|Carey Mulligan and Leonardo |
DiCaprio in the new film
Confession time. I'm one of those rare birds that made it through a K-12 education in the United States and never read The Great Gatsby. As such, watching Baz Luhrmann's new adaptated film was my first real exposure to the story. I think that a story which is 88 years old shouldn't require a spoiler alert, but just in case, consider it alerted.
I'm not going to do a gender analysis of the film overall, because I don't know what's specific to Luhrmann's retelling vs. F. Scott Fitzgerald's original text. What I do know is that my gut reaction to the main female character, Daisy, as portrayed by Carey Mulligan, was to feel incredibly sad for her.
All around, Daisy seems trapped (which I suppose, is a fitting theme for the time period.) She's stuck in a love triangle between her long lost lover, Jay Gatsby (Leonardo DiCaprio) and her husband, Tom Buchanan (Joel Edgerton.) She's stuck in a life of idleness (but also one full of opulence and excess, to be fair.) And she's ultimately trapped with the husband she no longer loves, living through the guilt and shame of how everything ends for Jay.
In the climax of the film Daisy and Jay are going to reveal their love to Tom. Jay just keeps forcefully pushing Daisy to tell Tom she never loved him...a feeling which isn't true but Jay desperately needs it to be. His behavior at that point treads into abuse and I immediately felt that he was no better than Tom, after all. Daisy appears trapped between two men who seem more consumed with their posturing for one another and possessing her than for her or her feelings. I've seen Daisy referred to as a tragic character, and to that much I must agree. She's certainly a captive of the domestic expectations of the day and the will of the men around her. And really, I can't tell if all this captivity is intended to be a cautionary tale to the audience or if it's just portrayed as an inevitability of life.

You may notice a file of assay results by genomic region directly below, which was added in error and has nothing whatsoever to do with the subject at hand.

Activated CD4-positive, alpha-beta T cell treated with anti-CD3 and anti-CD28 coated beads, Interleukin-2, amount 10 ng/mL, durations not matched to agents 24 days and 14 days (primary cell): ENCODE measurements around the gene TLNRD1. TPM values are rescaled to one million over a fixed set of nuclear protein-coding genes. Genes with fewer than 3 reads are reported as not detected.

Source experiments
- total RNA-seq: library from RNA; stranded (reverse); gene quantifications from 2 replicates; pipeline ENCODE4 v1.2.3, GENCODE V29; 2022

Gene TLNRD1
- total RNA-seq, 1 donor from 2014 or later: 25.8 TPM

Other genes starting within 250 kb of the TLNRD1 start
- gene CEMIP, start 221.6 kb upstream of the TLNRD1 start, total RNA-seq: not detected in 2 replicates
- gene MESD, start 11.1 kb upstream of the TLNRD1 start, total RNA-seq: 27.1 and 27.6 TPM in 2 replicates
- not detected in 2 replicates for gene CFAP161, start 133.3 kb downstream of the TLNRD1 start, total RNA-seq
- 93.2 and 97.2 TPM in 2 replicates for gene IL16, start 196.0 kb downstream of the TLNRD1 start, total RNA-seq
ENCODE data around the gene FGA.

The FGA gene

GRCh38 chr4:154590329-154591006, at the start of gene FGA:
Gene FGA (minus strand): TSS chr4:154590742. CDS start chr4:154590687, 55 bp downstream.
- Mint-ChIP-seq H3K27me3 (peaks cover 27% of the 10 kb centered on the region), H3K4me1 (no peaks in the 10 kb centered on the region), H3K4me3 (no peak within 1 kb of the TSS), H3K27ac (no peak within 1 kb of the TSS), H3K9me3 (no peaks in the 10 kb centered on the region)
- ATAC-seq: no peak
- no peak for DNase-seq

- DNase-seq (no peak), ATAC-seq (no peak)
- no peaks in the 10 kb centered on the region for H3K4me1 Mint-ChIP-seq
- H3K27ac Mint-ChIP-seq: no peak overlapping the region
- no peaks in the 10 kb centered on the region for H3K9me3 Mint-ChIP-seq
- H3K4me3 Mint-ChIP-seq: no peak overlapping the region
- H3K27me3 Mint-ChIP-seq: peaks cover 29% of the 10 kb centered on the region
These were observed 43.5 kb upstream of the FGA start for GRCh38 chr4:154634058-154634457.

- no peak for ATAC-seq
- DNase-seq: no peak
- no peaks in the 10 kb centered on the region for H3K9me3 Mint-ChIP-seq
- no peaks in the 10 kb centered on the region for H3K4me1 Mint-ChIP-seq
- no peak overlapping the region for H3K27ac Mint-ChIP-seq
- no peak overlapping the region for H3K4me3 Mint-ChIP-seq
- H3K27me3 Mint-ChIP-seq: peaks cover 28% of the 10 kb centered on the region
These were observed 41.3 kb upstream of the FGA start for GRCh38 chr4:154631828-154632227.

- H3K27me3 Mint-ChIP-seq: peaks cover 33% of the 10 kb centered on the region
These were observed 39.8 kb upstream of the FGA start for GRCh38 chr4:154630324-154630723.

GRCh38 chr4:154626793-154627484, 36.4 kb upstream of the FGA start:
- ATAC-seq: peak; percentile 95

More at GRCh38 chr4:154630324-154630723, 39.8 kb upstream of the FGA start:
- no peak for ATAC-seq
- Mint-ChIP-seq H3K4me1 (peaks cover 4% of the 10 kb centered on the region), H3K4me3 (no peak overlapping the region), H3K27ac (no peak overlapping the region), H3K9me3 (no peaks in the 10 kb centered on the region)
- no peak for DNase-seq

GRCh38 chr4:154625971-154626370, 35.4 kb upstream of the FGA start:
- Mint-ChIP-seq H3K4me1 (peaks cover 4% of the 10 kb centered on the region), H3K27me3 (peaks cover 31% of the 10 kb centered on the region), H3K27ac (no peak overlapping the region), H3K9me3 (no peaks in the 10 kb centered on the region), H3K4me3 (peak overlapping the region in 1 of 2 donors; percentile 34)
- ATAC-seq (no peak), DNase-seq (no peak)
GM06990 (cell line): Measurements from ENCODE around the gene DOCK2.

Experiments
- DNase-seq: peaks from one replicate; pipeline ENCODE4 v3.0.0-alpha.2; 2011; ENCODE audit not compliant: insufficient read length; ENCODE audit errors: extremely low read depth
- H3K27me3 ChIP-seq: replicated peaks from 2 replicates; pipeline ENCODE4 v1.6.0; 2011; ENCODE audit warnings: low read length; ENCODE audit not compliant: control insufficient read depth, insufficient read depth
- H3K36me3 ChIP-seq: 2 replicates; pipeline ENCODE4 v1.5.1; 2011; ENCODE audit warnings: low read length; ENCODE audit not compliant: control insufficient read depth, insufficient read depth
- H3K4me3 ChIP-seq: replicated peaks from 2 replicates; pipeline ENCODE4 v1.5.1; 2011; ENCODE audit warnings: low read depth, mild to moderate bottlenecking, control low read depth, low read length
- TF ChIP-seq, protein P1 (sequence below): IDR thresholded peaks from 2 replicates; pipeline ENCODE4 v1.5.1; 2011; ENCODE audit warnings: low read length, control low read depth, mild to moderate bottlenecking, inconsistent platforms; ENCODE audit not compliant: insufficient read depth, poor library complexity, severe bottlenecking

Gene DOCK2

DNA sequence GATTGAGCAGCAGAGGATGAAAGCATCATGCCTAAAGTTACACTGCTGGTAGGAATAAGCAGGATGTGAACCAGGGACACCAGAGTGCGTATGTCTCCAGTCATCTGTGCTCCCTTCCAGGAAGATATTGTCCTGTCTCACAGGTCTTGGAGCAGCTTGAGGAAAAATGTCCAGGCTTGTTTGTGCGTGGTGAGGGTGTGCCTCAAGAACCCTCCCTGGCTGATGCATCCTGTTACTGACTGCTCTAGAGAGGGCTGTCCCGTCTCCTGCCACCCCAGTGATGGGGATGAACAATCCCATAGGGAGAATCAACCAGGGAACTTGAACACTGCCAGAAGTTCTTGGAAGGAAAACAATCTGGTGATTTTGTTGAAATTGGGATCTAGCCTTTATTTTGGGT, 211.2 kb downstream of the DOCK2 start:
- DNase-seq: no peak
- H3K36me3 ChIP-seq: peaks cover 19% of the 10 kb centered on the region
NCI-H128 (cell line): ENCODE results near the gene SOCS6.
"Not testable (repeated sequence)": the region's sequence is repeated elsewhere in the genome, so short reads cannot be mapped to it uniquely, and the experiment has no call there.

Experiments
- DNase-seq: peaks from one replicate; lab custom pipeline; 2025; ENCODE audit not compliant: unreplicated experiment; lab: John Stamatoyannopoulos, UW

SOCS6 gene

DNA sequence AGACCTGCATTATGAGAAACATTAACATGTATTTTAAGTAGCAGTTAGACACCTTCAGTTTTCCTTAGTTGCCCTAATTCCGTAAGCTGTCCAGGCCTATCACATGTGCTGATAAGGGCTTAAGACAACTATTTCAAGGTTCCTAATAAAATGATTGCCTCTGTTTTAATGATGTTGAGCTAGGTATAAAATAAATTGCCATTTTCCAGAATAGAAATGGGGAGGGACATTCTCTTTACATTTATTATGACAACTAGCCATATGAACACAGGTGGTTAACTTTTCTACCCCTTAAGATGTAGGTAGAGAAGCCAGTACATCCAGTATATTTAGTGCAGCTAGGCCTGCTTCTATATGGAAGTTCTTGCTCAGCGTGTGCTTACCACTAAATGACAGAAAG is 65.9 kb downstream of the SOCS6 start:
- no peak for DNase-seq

In the end, Daisy and Jay drive off erratically, accidentally striking and killing Tom's mistress. Daisy was at the wheel, but Jay wants everyone to believe it was him to protect her. Tom tells the mistress' husband that it was Jay's car, and the husband shoots Jay in his pool. On this point, what has been particularly striking to me is how this film, made 88 years after the story is written, has garnered some reactions which show us how little progress we've made toward ending sexism.
|[Image text: Hans Lara Facebook status, "Moral of The Great Gatsby: Never let a woman drive. You'll get shot."]|
They didn't let me down.
Before anyone counters with the ever-popular, "It's just a joke, calm down!" I will (again) refer everyone to this:
So no, this type of thing isn't funny. It's just another of the hundreds of daily reminders that our society is deeply misogynistic. I hope that people like Hans Lara are more and more rare. Honestly, I can't tell if that's happening, but it is certainly my wish. I hope that more people see this film and DO think of Daisy's fate as a cautionary tale about the suppression and control of female autonomy. I hope people actually think about that instead of rushing to a tired, sexist stereotype.
Let's be real. We don't need more sexist jokes.
This blog has strict comment moderation intended to preserve a safe space. Moderation is managed solely by the blog author. As such, even comments made in good faith will be on a short delay, so please do not attempt to resubmit your comment if it does not immediately appear. Discussion and thoughtful participation are encouraged, but abusive comments of any type will never be published. The blog author reserves the right to publish/delete any comments for any reason, at her sole discretion.
It will never cease to amaze me how males insist females are bad drivers even when presented with facts and statistics from insurance companies about women getting in less accidents than men. Now which gender is the illogical one? Anyways great write up. =)ReplyDelete